While Premiership footballers can’t be shifted from the top spot in terms of those idolised by boys, for girls it’s all about Jessica Ennis, Beth Tweddle and (unsurprisingly) Tom Daley.

“It’s really encouraging to see an increasing number of kids wanting to be professional athletes when they are older,” says Pauline Robson, director of real world insight at MediaCom. “A few years ago the results showed many children saying they wanted their job to involve being ‘famous’ for no reason, so this shift is really positive.”

There are other shifts that point to the varied legacy of the Games: a heightened awareness of the ecological impact, perhaps, evidenced by EDF’s real-time energy monitoring systems installed at all Olympic venues.

Or a growing awareness of the science, technology, maths and engineering (Stem) skills that underpinned the Games and the provided the tools allowing Paralympians to compete.

There’s also the prospect of an increased interest in sports of all kinds, from rowing – the British Rowing website jumped from 150 to 5,500 hits in one day – to handball, or perhaps beach volleyball, another hit of the Games. In another piece of legacy in action, some 4,000 tonnes of sand will leave the Olympic venues and go to sports facilities throughout London and the South East to help equip new courts and further participation in the sport, courtesy of LOCOG and Volleyball England.

Of course, be it technological, cultural or sporting, the exact legacy of the Olympics can’t be predicted yet as we’re still reliving the highlights.

For now, there can be little doubt about the scale of London 2012’s triumphs in and out of the sporting arena, and of the opportunities it has created for businesses, residents and budding athletes alike far into the future.

Even the sand gets a chance to inspire a generation.

READ MORE

Cisco BIG Awards

The Olympic and Paralympic Games were a huge success. Thanks in no small part to all the hard work put in from everyone involved. Cisco put in a huge amount of effort and commitment too, viewing The Games as part of a bigger vision to help SMEs’ drive for technological innovation, and that’s why it has left all the equipment in the Olympic Park for SMEs to benefit from.

Read more...
 
Quantcast
News
peopleFrankie Boyle responds to referendum result in characteristically offensive style
Arts and Entertainment
Highs and lows of the cast's careers since 2004
News
news
New Articles
i100... with this review
PROMOTED VIDEO
News
ebooksAn unforgettable anthology of contemporary reportage
Latest stories from i100
Have you tried new the Independent Digital Edition apps?
Independent Dating
and  

By clicking 'Search' you
are agreeing to our
Terms of Use.

iJobs Job Widget
iJobs Money & Business

Senior BA - Motor and Home Insurance

£400 - £450 Per Day: Clearwater People Solutions Ltd: **URGENT CONTRACT ROLE**...

Market Risk & Control Manager

Up to £100k or £450p/d: Saxton Leigh: My client is a leading commodities tradi...

SQL Developer - Watford/NW London - £320 - £330 p/d - 6 months

£320 - £330 per day: Ashdown Group: The Ashdown Group have been engaged by a l...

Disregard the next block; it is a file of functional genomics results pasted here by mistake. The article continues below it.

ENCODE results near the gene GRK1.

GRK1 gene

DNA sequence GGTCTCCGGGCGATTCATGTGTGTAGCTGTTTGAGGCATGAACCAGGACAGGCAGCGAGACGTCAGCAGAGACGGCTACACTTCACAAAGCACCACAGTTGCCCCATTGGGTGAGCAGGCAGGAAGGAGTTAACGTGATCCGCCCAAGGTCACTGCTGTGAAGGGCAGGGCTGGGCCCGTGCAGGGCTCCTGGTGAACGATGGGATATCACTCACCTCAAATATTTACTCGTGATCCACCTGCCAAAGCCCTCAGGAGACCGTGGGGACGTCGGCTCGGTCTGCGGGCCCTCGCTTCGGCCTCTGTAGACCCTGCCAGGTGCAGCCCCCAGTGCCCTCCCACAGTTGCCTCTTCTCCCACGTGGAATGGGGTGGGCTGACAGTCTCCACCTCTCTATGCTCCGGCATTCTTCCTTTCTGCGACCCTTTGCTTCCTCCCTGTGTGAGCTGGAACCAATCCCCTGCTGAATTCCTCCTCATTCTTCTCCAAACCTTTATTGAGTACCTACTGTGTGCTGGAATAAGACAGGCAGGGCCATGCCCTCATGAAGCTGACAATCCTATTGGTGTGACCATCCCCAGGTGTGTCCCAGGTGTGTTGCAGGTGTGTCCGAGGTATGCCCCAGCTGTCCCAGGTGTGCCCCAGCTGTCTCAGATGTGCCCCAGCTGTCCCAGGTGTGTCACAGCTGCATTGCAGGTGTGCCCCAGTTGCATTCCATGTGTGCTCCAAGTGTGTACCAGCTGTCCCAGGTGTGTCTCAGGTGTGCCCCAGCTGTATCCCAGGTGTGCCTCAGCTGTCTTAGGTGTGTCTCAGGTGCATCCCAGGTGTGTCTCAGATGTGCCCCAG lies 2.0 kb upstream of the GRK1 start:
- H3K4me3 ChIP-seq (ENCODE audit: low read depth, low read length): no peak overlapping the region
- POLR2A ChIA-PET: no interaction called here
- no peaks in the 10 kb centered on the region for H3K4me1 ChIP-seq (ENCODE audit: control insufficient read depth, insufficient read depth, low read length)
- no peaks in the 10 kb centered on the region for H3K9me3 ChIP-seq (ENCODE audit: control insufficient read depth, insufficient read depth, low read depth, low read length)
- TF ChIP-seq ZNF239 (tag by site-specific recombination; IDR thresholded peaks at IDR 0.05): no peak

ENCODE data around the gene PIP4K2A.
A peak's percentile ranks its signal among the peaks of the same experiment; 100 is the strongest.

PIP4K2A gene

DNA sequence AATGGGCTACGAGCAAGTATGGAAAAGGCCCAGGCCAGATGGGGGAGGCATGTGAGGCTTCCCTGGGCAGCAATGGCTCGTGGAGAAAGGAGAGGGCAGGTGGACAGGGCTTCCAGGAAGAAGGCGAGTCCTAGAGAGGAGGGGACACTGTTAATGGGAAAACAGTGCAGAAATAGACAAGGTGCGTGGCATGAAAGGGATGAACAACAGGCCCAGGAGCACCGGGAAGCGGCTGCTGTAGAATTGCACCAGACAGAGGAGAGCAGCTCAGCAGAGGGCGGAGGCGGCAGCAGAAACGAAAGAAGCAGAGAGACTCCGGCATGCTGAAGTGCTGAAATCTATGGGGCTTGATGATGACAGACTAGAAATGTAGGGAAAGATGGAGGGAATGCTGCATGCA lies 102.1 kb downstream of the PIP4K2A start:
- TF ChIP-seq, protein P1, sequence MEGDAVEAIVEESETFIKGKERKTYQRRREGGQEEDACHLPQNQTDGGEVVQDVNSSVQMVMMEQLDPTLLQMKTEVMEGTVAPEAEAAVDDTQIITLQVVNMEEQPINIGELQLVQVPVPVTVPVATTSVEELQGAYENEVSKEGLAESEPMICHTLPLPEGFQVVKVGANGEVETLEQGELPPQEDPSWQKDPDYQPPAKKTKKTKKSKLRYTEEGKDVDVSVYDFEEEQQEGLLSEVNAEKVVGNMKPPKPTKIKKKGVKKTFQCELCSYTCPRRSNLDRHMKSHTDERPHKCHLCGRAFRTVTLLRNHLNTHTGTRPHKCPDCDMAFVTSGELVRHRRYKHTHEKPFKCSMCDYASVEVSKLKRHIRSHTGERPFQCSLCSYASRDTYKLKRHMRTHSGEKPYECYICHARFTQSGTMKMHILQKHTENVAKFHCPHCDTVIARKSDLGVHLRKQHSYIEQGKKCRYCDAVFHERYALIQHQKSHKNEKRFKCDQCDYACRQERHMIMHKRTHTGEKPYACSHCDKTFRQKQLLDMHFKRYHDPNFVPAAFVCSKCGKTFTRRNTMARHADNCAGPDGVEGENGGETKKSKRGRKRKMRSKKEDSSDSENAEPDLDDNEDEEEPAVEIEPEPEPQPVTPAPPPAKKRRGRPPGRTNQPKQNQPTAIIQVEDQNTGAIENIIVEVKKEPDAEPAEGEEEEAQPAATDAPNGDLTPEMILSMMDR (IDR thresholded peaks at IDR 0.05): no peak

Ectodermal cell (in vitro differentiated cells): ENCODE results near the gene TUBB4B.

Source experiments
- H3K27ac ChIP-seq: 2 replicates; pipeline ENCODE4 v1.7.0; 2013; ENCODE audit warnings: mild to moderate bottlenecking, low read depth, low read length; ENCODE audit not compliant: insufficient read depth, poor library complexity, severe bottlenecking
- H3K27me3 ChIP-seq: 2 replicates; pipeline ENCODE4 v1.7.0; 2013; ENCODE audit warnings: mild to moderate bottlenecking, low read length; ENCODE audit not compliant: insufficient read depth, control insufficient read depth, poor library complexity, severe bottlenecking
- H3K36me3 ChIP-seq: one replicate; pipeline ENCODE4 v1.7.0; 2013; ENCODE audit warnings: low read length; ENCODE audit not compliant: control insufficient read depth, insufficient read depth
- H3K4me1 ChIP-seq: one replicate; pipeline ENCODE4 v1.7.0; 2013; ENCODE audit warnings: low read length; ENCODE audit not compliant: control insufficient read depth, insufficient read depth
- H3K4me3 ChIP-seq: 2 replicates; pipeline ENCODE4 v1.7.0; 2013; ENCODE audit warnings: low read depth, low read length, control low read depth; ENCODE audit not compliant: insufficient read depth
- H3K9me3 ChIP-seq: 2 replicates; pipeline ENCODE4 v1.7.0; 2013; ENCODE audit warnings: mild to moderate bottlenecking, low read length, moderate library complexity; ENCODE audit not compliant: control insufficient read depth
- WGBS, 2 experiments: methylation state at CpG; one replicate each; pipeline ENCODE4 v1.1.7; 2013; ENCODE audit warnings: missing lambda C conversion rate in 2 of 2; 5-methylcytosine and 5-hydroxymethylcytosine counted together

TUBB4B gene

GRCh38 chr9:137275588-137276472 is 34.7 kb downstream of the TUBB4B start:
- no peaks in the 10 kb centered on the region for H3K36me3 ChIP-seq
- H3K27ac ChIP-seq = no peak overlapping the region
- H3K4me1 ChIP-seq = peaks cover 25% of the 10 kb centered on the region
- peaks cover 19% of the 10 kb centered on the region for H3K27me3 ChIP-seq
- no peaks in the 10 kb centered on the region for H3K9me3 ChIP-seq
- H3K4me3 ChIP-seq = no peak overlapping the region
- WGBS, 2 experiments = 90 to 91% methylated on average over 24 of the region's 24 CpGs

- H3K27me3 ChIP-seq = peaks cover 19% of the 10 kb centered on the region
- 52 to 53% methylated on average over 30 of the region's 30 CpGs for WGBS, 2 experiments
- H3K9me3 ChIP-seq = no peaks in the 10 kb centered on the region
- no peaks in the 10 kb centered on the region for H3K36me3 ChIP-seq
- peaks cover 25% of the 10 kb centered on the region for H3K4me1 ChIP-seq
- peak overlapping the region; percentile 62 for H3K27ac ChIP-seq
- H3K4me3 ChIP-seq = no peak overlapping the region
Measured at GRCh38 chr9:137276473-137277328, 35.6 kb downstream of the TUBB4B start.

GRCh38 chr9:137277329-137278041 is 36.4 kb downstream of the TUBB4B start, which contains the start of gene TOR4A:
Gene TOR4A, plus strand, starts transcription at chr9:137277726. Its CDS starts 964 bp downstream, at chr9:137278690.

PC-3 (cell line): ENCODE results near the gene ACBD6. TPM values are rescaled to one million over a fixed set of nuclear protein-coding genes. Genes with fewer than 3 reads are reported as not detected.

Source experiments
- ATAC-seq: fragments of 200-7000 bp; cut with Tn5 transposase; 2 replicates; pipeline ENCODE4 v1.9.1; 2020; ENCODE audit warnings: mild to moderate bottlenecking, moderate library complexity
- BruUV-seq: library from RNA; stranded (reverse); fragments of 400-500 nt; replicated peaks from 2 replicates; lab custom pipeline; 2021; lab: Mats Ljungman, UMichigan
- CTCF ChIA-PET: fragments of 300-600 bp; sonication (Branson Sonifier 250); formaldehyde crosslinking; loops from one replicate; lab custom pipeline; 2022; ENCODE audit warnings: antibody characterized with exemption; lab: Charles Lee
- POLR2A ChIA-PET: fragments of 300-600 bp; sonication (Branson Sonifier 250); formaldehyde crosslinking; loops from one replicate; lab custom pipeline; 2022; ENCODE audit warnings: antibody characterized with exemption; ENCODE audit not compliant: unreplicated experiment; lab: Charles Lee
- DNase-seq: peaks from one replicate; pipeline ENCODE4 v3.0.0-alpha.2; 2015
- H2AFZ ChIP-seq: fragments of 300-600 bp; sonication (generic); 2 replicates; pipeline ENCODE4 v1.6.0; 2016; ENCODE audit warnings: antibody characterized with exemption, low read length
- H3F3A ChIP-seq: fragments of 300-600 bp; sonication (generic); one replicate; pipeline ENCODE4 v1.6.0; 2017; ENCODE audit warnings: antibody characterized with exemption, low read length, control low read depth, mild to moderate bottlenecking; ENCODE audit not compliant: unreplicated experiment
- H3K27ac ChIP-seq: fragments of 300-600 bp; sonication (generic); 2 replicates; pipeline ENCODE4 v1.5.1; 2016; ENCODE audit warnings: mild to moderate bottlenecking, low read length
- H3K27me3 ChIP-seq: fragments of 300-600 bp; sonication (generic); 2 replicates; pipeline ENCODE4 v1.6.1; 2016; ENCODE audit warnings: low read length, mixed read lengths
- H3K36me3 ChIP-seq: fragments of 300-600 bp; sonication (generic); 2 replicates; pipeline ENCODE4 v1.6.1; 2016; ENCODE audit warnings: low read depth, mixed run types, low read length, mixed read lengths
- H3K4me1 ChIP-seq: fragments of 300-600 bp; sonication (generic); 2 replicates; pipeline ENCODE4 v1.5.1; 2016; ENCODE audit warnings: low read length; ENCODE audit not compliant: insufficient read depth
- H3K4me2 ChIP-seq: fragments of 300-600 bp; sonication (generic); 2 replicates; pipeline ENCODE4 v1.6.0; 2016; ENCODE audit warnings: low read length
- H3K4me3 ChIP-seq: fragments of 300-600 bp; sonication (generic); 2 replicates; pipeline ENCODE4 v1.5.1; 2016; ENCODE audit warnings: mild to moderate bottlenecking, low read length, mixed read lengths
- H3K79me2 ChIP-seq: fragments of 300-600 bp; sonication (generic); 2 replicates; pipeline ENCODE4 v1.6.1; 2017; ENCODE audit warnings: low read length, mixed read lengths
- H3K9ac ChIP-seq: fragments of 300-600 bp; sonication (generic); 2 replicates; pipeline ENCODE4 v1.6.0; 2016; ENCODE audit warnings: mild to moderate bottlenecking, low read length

Head of Audit

To £75,000 + Pension + Benefits + Bonus: Saxton Leigh: My client is looking f...

Day In a Page

Scottish referendum: The Yes vote was the love that dared speak its name, but it was not to be

Despite the result, this is the end of the status quo

Boyd Tonkin on the fall-out from the Scottish referendum
Manolo Blahnik: The high priest of heels talks flats, Englishness, and why he loves Mary Beard

Manolo Blahnik: Flats, Englishness, and Mary Beard

The shoe designer who has been dubbed 'the patron saint of the stiletto'
The Beatles biographer reveals exclusive original manuscripts of some of the best pop songs ever written

Scrambled eggs and LSD

Behind The Beatles' lyrics - thanks to Hunter Davis's original manuscript copies
'Normcore' fashion: Blending in is the new standing out in latest catwalk non-trend

'Normcore': Blending in is the new standing out

Just when fashion was in grave danger of running out of trends, it only went and invented the non-trend. Rebecca Gonsalves investigates
Dance’s new leading ladies fight back: How female vocalists are now writing their own hits

New leading ladies of dance fight back

How female vocalists are now writing their own hits
Mystery of the Ground Zero wedding photo

A shot in the dark

Mystery of the wedding photo from Ground Zero
His life, the universe and everything

His life, the universe and everything

New biography sheds light on comic genius of Douglas Adams
Save us from small screen superheroes

Save us from small screen superheroes

Shows like Agents of S.H.I.E.L.D are little more than marketing tools
Reach for the skies

Reach for the skies

From pools to football pitches, rooftop living is looking up
These are the 12 best hotel spas in the UK

12 best hotel spas in the UK

Some hotels go all out on facilities; others stand out for the sheer quality of treatments
These Iranian-controlled Shia militias used to specialise in killing American soldiers. Now they are fighting Isis, backed up by US airstrikes

Widespread fear of Isis is producing strange bedfellows

Iranian-controlled Shia militias that used to kill American soldiers are now fighting Isis, helped by US airstrikes
Topshop goes part Athena poster, part last spring Prada

Topshop goes part Athena poster, part last spring Prada

Shoppers don't come to Topshop for the unique
How to make a Lego masterpiece

How to make a Lego masterpiece

Toy breaks out of the nursery and heads for the gallery
Meet the ‘Endies’ – city dwellers who are too poor to have fun

Meet the ‘Endies’ – city dwellers who are too poor to have fun

Urbanites are cursed with an acronym pointing to Employed but No Disposable Income or Savings
Paisley’s decision to make peace with IRA enemies might remind the Arabs of Sadat

Ian Paisley’s decision to make peace with his IRA enemies

His Save Ulster from Sodomy campaign would surely have been supported by many a Sunni imam